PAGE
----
Friday, August 27, 2010

Time Management

We artists have to be excellent time managers, mainly because most of us pursue our craft as a side job. After working at the "day job", most people go home and veg out. But the artist can do no such thing. He must work on his a little bit craft every day, so he has to come up with a strict schedule and routine to make this happen. This is the case with all serious artists I think. Andy Warhol was known for following a very rigid daily schedule and working well into early evening. As responsibilities multiply, the need for making and following a schedule, and thinking through the artistic process, becomes even more critical. The ultimate game-changer as far as scheduling goes is having children.

We just had our first child and this throws a wrench - a good one! - in everything. Something similar happened when I got married and lost my art studio in Baltimore City a number of years ago. I could not paint in oils in our small apartment, so that was when I got into egg tempera and exploring iconography. Eventually I got back into painting in oils as I found space and my wife and I worked out our schedules. For right now I am still trying to adjust to life with a baby. I cannot bring him up to the studio with me because I am concerned about fumes, so I have to stretch canvases one day, prime them another, do sketches another, paint another, and so on.... all of this around my work and home schedule. I have to paint only when I know I will have a serious block of time available. I have to decide what medium is best to use considering these limitations.... e.g. this may be the time to do some more icons as I can work on them downstairs in the house and there are no toxic fumes.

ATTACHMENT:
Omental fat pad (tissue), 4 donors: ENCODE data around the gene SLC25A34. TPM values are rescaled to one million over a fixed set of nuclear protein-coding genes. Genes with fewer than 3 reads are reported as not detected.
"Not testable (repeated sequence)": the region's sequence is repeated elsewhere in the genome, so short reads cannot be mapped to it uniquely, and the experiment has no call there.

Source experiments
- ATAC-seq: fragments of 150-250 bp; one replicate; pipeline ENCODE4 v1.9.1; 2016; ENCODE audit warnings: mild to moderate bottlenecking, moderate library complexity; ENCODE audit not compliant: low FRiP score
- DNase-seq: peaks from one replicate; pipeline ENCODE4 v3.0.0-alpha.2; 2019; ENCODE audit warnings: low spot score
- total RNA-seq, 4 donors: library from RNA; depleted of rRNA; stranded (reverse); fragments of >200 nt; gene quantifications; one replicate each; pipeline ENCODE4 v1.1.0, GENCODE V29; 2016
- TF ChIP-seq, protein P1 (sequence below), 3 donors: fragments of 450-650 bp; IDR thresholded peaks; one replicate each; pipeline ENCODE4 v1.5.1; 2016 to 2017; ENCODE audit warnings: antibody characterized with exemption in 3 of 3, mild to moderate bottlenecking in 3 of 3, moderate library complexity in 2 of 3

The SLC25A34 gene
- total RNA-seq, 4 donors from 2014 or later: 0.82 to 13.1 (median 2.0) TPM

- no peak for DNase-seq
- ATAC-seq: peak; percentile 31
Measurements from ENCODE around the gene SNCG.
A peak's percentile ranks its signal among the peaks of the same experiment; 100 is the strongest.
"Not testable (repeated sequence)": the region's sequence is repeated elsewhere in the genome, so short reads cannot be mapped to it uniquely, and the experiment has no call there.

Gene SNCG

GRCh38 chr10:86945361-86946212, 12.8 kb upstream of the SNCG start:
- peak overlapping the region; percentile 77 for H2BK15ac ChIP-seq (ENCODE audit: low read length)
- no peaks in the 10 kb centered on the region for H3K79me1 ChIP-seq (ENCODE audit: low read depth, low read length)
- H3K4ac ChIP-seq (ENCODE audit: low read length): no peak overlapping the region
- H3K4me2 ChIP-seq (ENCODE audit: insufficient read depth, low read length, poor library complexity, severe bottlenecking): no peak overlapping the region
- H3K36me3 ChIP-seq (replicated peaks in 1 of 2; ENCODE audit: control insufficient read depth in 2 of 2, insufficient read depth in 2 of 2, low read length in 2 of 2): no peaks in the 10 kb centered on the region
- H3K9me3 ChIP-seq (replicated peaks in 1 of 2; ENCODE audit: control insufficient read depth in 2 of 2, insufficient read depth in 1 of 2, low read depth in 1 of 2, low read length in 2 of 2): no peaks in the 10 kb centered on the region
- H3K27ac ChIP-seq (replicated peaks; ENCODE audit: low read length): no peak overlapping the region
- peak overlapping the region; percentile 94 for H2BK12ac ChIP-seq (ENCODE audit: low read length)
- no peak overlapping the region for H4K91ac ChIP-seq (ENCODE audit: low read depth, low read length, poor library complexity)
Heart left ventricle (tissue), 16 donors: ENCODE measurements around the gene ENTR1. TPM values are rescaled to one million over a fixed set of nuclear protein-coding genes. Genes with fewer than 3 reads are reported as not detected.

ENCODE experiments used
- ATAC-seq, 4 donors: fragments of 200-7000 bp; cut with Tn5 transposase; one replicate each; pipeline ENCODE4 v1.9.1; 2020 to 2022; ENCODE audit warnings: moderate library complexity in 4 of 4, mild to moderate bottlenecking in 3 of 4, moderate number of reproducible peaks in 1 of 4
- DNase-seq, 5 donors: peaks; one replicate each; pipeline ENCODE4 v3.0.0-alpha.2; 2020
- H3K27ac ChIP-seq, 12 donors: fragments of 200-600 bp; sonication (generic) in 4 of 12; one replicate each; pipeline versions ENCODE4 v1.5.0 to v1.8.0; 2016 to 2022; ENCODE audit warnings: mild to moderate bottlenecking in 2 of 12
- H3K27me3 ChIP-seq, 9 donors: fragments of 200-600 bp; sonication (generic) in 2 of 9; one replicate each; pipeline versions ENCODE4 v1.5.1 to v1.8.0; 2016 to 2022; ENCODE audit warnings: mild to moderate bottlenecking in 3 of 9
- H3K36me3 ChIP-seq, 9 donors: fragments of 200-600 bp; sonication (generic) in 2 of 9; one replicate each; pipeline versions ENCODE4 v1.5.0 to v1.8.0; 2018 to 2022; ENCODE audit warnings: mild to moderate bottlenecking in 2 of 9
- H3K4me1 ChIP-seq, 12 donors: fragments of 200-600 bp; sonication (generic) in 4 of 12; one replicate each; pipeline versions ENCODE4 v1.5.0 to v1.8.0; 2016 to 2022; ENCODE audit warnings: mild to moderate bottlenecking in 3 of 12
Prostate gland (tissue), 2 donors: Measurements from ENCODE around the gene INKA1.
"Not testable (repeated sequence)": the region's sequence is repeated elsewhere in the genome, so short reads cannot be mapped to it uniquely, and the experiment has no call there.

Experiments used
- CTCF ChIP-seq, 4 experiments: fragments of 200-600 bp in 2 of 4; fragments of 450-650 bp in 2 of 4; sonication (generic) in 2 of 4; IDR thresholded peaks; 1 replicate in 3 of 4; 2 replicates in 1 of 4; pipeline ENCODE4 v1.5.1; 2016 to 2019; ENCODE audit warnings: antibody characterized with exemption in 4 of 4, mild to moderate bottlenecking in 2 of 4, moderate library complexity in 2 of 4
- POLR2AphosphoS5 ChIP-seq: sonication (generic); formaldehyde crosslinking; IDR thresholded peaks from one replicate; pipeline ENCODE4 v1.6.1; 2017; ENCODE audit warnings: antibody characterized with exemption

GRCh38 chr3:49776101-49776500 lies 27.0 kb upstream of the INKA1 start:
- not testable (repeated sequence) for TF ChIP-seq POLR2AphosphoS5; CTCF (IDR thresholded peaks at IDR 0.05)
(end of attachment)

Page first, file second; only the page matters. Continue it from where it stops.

All of this is to say that, contrary to popular belief, the artistic process has to be very rational, orderly, and well-thought out in order to be successful. An artist has to adapt to the circumstances, such as studio space, time limitations, financial limitations, success, etc. if he wants to even begin to have success.

2 comments:

Matthew James Collins said...

James

That is so true. The general population do not understand how much work, determination and sacrifice go into the daily life of the artist. Growing up in a creative family, I learned these lessons from an early age. There isn't time to waste. Congratulations to the new addition to the family and compliments on your blog

Matthew

J. Gordon Anderson said...

Thanks!

I have taken to painting late at night - sometimes in the middle of the night - just to have time to work on it regularly.

God bless you.